News from the Columbia Climate School

May is American Wetlands Month

To celebrate, take time to visit a wetland in your area and enjoy the birds and diverse plant life that populate these important ecosystems.

In New York, we have Clove Lakes Park in Staten Island. You can also search the US National Wildlife Refuge System using your zipcode.

For the daily dose of education, wetlands are defined by the EPA as,

[T]he vital link between land and water, where the flow of water, the cycling of nutrients, and the energy of the sun meet to produce highly productive ecosystems with unique plant and animal life.

wetland

Wetlands are home to over 30% of plant species in North America; are a breeding ground for over 50% of North American birds; and are an essential link in the life cycle of 75% of the fish and shellfish harvested in the US.

Their benefits include improved water quality by filtering and decomposing pollutants, reduced flood risk by retaining storm waters, and they slow global warming by converting carbon dioxide into oxygen.

To get an idea on the current state of wetlands in New York City – this area once contained over 224,000 acres of freshwater wetlands. Today, after 200 years of construction, there remains just 2,000 acres. Nationwide though, the last national report released by the U.S. Fish and Wildlife Service indicated that wetland gains exceeded losses between 1998 and 2004.

Further Reading:

Science for the Planet: In these short video explainers, discover how scientists and scholars across the Columbia Climate School are working to understand the effects of climate change and help solve the crisis.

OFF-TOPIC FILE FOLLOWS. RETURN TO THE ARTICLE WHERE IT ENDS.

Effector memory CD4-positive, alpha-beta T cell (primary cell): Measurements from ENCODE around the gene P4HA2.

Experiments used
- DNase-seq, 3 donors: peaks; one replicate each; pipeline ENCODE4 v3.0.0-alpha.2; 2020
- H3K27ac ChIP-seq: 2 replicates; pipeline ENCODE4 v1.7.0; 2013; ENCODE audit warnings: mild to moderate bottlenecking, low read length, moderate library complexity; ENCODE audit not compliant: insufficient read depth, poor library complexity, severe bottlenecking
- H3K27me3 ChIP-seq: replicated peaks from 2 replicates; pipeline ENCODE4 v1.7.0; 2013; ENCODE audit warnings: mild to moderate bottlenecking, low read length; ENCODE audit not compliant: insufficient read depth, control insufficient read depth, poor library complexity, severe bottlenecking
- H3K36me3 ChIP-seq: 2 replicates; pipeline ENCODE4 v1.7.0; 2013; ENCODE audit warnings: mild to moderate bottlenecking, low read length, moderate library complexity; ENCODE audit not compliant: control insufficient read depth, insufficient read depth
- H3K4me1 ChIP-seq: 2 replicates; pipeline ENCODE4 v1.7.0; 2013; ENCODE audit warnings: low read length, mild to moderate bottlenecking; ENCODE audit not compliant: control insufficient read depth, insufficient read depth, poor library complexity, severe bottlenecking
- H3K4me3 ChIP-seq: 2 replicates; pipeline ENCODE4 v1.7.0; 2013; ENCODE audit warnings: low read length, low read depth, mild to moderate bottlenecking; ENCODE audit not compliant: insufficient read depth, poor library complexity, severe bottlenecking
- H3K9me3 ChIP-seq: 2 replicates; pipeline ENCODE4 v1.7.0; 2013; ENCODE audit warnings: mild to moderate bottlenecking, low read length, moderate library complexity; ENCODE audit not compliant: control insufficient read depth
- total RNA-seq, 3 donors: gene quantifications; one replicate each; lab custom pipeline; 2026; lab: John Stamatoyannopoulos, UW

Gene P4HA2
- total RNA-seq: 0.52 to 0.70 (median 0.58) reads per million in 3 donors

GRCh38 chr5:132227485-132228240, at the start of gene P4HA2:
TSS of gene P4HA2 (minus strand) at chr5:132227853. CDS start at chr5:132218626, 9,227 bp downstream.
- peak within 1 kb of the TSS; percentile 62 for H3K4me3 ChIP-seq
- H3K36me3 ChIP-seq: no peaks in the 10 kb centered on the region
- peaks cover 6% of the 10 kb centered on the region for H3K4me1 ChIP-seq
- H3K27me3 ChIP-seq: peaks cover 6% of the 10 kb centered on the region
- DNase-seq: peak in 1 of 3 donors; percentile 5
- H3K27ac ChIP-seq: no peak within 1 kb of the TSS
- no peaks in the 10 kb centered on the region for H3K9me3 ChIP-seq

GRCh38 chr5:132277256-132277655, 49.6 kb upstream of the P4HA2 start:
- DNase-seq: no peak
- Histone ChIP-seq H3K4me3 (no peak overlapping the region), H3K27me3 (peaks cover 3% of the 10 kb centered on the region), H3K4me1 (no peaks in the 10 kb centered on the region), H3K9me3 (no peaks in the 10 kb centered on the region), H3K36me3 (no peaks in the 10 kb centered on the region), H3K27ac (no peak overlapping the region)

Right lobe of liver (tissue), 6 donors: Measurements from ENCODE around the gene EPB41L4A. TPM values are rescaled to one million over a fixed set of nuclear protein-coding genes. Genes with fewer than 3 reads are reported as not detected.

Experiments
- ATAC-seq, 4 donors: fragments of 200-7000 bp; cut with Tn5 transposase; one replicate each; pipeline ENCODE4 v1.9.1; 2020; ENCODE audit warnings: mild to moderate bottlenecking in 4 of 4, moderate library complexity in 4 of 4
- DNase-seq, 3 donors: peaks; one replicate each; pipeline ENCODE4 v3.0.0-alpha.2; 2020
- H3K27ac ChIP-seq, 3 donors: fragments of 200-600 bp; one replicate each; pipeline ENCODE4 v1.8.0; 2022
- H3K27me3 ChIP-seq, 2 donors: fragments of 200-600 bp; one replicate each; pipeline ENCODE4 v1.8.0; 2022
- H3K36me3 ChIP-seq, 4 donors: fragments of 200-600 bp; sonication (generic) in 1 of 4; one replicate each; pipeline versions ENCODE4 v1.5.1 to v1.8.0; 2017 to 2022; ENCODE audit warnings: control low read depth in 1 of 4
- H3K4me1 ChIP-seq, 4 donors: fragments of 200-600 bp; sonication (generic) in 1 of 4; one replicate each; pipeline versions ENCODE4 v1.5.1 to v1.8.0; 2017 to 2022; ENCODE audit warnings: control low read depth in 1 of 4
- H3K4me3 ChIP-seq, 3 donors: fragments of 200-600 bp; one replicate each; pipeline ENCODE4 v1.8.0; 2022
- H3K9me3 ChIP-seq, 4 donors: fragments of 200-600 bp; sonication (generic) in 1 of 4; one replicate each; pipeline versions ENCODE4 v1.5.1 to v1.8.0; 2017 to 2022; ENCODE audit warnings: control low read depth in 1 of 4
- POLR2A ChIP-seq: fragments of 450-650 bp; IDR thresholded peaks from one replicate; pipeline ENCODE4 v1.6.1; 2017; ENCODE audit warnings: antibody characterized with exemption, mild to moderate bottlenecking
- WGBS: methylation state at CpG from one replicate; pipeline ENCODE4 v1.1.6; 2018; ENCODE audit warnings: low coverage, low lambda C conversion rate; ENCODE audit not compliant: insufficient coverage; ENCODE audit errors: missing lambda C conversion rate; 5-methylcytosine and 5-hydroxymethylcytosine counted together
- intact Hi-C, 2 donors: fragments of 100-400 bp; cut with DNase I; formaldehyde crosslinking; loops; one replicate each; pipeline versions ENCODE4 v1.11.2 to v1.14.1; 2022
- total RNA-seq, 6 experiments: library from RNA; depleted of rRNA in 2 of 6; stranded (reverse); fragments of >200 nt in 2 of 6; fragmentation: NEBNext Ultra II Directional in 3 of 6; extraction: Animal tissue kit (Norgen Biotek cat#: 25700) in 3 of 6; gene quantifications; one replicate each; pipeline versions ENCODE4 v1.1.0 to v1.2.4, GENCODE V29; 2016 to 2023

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Samantha Tress
14 years ago

Thanks for this Tim- I didn’t know there was an American Wetlands Month. I’m curious about your last statement about wetland gains exceeding losses between 1998 and 2004. I wonder if “new/built” or restored wetlands (as I assume these gained wetlands must be) provide all the benefits that you described that completely natural, never damaged wetlands provide. I don’t know, but I suspect they don’t always, meaning that the important measure isn’t the acreage of wetlands, but the productivity of wetlands (which, unfortunately, is much harder to measure).

Dan Stellar
14 years ago

Great post, Tim – let’s hope that National Wetlands Month really brings some attention to importance of wetlands. As you say, they are not only important for biodiversity, but also have many other benefits. I also wonder about the issue Samantha raises. While it’s great that, nationally, wetland gains exceeded losses between 1998 and 2004 I also suspect this statistic is slightly misleading, as not all wetlands are created equal. In addition to the question of whether “new” wetlands provide the same benefits as the original, undamaged ones, there’s also the issue of connectivity. For example, if a ten-acre wetland is destroyed, and two separate, five-acre ones are restored or constructed, does it have the same benefit? Probably not, since the lack of connectivity would negatively impact the ecosystems. Samantha puts it well – it isn’t really volume, so much as productivity that’s important. I’d be interested in other thoughts on this.

Jennifer Vettel
Jennifer Vettel
14 years ago

Anotehr thing that is probably important to look at is the “age” of these wetlands. Since one thing that makes a wetland so important is the ability to break down and cycle nutrients as well as filter out pollutants, it would seem to me that more good bacteria, denser plant life, and more productive systems would develop over time. These newly rebuild wetlands are likely not to be as productive because they are not as natural and have not developed over time. It is certainly a step in the right direction, but these wetlands that have been created need to be careful protected to give them time to mature and become more productive

tdg6
tdg6
14 years ago

Concerning the comment on wetland gains exceeding losses – the answer is always more confusing than the statistics show.

Here is one rebuttal to the statement from the FWS that wetland gains have exceeded losses.

http://www.aswm.org/fwp/pressrelease2006.htm

ADWM argues the definition of “wetland” and shows that the gains came from “deep water” habitats that don’t provide the same benefit as traditional wetlands.

The actual FWS site and data is located here and you can review the methodology they used to measure wetland gain/loss:
http://www.fws.gov/wetlands/

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